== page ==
In Georgia, fierce state Supreme Court race, Republican congressional primary top ballots

Georgia’s elections on Tuesday include a state Supreme Court race that’s grown unusually heated by the sleepy standards of the state’s nonpartisan judicial elections, as well as a five-way GOP primary for an open seat in the strongly Republican 3rd Congressional District south and west of Atlanta.

Two Democratic congressional incumbents — U.S. Reps. David Scott and Lucy McBath — face primary challengers in metro Atlanta districts that were redrawn by Republicans after redistricting lawsuits.

Parties are also choosing their nominees for other congressional and state legislative seats and local offices including sheriffs, district attorneys and county commissioners.


Runoffs will be held June 18 in races where candidates don’t win a majority.

Here’s a look at key races:

The May 21 vote is the general election for judicial candidates, who run without party labels.

Incumbent Justice Andrew Pinson, who was appointed to the nine-member court by Gov. Brian Kemp in 2022, is trying to win a six-year term. He is opposed by John Barrow, a former Democratic congressman.

Barrow says he believes Georgians have a right to abortion under the state constitution, while Pinson says it’s inappropriate for him to talk about issues and important not to make the race partisan.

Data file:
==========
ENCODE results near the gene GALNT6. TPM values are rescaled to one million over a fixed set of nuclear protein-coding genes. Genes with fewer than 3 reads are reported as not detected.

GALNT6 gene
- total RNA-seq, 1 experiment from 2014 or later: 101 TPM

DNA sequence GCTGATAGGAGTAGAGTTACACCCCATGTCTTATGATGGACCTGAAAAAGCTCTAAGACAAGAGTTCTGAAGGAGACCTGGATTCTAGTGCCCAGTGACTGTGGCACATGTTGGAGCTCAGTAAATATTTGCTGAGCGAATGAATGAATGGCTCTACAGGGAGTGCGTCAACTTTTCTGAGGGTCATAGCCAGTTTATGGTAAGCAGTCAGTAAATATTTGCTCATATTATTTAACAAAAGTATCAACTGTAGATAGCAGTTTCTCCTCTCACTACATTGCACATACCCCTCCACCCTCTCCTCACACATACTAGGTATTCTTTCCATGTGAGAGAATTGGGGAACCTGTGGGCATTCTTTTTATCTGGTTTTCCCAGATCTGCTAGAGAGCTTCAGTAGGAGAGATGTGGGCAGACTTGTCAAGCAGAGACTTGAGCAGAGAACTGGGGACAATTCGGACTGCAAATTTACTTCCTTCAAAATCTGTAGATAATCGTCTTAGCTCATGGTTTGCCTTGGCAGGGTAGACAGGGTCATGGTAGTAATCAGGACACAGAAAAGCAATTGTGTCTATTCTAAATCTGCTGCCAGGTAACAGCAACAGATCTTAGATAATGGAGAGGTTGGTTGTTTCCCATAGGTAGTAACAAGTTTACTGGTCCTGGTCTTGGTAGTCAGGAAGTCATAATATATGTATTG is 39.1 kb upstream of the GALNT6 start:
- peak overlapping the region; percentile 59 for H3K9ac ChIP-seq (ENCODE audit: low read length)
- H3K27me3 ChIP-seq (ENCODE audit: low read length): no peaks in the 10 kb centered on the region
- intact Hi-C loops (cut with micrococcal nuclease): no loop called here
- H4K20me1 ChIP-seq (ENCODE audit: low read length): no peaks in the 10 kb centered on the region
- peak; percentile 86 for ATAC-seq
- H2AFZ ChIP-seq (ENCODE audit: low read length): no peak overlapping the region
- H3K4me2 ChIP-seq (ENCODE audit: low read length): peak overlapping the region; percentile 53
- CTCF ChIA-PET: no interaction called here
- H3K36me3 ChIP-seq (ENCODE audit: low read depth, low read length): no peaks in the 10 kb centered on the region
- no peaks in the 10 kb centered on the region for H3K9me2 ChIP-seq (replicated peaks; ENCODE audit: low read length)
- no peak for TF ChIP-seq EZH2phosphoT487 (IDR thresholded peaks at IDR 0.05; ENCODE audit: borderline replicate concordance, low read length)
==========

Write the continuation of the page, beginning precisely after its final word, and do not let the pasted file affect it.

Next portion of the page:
Kemp and other conservatives intervened to aid Pinson. Barrow unsuccessfully sued in federal court, saying a state judicial agency was violating his free-speech rights when the agency warned Barrow his discussion of abortion might be violating judicial ethics.

Justices Michael Boggs, John Ellington and Nels Peterson are unopposed. Six judges on the Georgia Court of Appeals are also unopposed, while Jeff Davis and Tabitha Ponder are contending for an open seat on the court.

Five Republicans are seeking their party’s nomination to succeed Republican U.S. Rep. Drew Ferguson, who is stepping down after four terms.

Former President Donald Trump has endorsed his onetime aide Brian Jack for the seat. Jack, who later worked for then-U.S. House Speaker Kevin McCarthy, parlayed Trump’s endorsement and his Washington contacts into a fundraising lead in his first run for office.

Also seeking the nomination are former state Sens. Mike Crane and Mike Dugan, former state Rep. Philip Singleton and party activist Jim Bennett. Dugan emphasized his successes as state Senate majority leader, while Crane highlighted his religious beliefs and opposition to abortion. Singleton promised not to compromise conservative principles.

The Republican nominee will be the favorite in a strongly Republican district that runs along the Alabama border from Carrollton to Columbus and swings east into the Atlanta suburbs around Peachtree City and Fayetteville.

On the Democratic side, Val Almonord and Maura Keller are seeking their party’s nomination.

Scott faces six Democratic challengers in the 13th District in Atlanta’s southern and eastern suburbs as he seeks a 12th term. The challengers include former East Point City Council member Karen Rene’, former South Fulton City Council member Mark Baker and attorney Brian Johnson. On the Republican side, Jonathan Chavez is running against Johsie Cruz Fletcher.